Sponsored Post: We’re celebrating Vinho Verde wines this season. These Portuguese bottles are young, fresh, vibrant, and affordable. It’s the perfect wine for all your favorite summer recipes, beach trips, and vacations. It truly is like no other wine in the world.
European travel is on my mind right now. It has been too long since I have visited and I can just taste it. I’m excited to say that my husband and I started making travel plans last night, but we need to get through the summer months first!
Portugal in particular is a place I would like to go, as Portuguese cuisine stands out with its freshness, offering a large selection of fish and seafood dishes along with green wines from the Vinho Verde region. And, of course desserts like the Pastéis de Belém (Portugese custard tart) is a sin worth committing. I also really like that the favorite local hobby among the Portugese people is eating and sipping wine. I think we could be fast friends.
Though French by origin, rillettes are a country cousin of the more sophisticated galantines, terrines and pates and every storefront charcuterie (local pork butcher shop) seems to boast its own version. Not all recipes have to be complicated and intimidating, and making rillettes at home is just fun.
The Portugese say there are 1001 ways to prepare cod, one of their most popular dishes, but sole and sardines are also a common staple with salmon topping the list too.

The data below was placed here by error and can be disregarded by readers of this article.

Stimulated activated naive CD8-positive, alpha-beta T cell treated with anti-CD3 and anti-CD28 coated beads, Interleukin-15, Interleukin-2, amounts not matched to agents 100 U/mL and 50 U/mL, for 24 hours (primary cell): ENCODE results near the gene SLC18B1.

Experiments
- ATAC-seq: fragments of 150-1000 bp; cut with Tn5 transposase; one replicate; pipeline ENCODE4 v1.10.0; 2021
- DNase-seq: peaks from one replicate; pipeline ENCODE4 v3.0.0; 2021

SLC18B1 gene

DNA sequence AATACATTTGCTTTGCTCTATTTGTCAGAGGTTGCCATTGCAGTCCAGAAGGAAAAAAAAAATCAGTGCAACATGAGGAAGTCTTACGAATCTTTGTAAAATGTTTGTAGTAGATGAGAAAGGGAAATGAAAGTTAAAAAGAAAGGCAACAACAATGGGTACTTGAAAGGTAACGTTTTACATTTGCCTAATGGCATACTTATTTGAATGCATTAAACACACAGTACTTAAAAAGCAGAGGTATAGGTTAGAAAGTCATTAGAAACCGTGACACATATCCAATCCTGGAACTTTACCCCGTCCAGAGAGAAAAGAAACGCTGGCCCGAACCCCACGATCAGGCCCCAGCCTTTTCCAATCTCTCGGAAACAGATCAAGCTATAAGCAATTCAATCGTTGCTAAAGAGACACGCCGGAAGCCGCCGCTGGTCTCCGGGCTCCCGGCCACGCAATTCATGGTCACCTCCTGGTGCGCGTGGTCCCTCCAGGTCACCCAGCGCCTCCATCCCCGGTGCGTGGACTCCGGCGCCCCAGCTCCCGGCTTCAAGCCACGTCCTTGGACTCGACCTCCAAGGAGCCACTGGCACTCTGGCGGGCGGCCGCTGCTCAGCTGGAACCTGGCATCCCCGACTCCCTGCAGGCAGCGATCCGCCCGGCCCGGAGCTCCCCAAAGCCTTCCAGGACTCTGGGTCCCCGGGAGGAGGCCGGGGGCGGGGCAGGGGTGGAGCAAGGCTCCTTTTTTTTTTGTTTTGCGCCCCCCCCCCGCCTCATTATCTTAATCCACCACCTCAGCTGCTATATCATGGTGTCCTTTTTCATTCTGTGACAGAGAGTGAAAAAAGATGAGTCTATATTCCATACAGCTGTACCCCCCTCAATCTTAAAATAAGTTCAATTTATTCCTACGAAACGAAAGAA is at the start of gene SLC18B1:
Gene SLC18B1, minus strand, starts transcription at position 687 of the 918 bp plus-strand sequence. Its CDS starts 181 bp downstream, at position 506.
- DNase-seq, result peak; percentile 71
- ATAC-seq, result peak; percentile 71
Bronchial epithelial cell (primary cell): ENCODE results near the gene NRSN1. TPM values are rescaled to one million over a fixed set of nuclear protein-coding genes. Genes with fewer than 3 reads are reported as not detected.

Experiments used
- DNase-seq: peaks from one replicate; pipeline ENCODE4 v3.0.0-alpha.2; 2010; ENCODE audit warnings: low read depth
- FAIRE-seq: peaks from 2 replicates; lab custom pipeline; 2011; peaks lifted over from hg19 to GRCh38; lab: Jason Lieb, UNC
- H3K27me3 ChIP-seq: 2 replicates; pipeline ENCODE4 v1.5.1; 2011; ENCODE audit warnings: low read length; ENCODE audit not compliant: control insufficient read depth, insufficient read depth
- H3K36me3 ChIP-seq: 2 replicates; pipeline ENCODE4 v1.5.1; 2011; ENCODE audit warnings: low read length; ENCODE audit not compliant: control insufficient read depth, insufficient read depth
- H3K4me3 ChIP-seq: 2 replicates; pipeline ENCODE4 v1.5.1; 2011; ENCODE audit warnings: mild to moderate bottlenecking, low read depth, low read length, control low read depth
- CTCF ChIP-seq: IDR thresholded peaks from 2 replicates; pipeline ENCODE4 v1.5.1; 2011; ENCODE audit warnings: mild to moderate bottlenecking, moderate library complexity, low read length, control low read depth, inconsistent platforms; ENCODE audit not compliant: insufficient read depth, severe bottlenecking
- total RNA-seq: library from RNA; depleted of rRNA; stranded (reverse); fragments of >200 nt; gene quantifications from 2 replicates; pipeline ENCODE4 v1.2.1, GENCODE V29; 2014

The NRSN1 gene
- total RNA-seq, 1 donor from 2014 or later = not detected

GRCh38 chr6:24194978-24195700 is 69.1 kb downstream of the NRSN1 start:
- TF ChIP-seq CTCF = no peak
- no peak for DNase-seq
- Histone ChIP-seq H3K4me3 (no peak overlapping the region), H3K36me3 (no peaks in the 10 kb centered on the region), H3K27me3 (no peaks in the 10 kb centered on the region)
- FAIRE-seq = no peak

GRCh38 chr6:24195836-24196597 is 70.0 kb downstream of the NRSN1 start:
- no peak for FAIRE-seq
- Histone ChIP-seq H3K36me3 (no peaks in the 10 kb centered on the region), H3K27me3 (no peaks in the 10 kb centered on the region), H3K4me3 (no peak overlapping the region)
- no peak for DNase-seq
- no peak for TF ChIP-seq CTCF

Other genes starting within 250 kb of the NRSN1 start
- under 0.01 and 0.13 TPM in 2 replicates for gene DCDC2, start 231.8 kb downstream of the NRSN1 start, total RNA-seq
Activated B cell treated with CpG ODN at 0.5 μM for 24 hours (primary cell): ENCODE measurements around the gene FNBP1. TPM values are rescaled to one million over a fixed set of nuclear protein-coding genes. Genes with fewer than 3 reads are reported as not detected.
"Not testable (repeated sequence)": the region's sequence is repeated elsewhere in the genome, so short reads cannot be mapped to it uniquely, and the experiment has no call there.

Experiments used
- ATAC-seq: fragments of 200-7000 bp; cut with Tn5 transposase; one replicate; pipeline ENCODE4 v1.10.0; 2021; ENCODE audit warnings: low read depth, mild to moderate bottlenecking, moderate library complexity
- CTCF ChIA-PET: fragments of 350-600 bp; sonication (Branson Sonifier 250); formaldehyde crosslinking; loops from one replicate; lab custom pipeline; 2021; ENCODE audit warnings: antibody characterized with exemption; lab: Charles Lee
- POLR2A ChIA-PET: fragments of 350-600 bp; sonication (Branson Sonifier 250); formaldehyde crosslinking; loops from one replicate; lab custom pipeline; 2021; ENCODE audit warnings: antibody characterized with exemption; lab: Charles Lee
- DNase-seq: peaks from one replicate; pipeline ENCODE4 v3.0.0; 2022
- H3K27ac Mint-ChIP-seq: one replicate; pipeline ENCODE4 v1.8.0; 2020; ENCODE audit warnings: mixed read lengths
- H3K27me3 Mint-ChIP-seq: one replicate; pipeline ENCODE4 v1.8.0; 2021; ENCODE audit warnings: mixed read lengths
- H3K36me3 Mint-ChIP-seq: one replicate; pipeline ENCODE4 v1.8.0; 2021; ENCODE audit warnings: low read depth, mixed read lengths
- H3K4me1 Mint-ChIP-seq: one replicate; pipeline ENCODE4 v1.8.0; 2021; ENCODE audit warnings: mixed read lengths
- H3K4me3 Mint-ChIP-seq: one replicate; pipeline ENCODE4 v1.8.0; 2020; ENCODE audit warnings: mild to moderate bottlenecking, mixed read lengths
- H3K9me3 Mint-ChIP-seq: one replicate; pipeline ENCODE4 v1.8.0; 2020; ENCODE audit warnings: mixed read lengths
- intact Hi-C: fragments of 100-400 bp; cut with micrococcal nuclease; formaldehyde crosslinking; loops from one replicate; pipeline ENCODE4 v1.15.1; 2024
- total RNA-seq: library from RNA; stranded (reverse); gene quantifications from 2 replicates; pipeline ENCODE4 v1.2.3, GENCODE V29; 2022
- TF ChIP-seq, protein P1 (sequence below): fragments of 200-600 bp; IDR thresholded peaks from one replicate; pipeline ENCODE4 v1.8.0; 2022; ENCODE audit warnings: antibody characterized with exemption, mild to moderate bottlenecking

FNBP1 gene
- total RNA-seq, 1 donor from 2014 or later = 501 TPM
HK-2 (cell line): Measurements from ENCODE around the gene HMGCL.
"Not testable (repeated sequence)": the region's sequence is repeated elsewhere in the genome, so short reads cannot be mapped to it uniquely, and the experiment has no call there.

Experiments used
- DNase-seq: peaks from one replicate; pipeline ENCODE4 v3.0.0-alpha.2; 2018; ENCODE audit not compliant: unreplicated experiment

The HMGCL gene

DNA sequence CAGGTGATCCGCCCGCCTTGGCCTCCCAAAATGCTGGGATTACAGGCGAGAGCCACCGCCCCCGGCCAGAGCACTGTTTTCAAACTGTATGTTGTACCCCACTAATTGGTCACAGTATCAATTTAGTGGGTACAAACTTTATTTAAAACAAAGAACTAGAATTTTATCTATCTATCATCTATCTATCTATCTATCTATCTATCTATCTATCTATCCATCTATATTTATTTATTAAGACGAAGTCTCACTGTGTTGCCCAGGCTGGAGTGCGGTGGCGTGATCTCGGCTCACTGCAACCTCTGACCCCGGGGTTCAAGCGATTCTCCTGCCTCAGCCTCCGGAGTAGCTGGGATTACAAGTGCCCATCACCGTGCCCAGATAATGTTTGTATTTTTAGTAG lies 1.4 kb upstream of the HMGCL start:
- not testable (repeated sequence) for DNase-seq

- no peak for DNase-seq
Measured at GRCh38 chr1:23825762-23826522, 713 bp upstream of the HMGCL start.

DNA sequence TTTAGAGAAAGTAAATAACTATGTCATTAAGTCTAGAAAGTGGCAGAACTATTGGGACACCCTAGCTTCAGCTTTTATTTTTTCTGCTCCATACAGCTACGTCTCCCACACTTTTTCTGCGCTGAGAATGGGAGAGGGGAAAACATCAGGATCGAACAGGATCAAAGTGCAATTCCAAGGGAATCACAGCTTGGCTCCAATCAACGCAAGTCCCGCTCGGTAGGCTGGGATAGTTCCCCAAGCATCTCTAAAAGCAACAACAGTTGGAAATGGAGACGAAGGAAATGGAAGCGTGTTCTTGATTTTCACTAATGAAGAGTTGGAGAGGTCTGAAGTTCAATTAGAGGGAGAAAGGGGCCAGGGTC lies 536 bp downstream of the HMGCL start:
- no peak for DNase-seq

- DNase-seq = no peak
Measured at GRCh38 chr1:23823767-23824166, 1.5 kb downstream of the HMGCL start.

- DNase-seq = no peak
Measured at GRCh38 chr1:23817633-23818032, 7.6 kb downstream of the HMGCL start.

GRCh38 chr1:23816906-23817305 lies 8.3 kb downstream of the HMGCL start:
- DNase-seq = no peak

My rillettes are made by blending fresh salmon and butter with hot-smoked salmon to give the rich spread a flavor that millennials could only call…extra! I also pour melted butter over the top to seal in freshness, a trick learned from Chef Thomas Keller of The French Laundry. The richness of this dish requires acidity and that is where Vinho Verde wines come into play.
Vinho Verde Portuguese wines are young, fresh, vibrant, and affordable. They are perfect for a beach picnic, to sip on while vacationing, and being high in acidity they pair perfectly with all of your favorite summer entertaining recipes, like my rillettes!
Comprised of nine sub-regions in the Douro Valley, each with unique micro-climates but generally dominated by granitic soils, the Vinho Verde wine region starts just below the Portuguese-Spanish border, and extends all the way to the Atlantic Ocean, where it meets with the city of Port (where most Port wine is made).
The wines we see in the U.S. from Vinho Verde are typically blends of white grapes that are indigenous to Portugal. You’ll also find some nice rosés, which is the wine that I was sent and that I incorporated into my recipe. A charming shade of raspberry, with a slight fizz sensation, it was lively and fresh while simultaneously intense and well-balanced.
The Vinho Verde region produces wines that transition seamlessly from season to season, and that is why it’s always the right time for a Vinho Verde Wine.
Susan Benton is the go to resource for foodies visiting Pensacola to Panama City Beach. She is a food and travel journalist with published articles and photography in many local, regional and national publications. Her website is 30AEATS.com where she writes about the secrets of Gulf Coast food.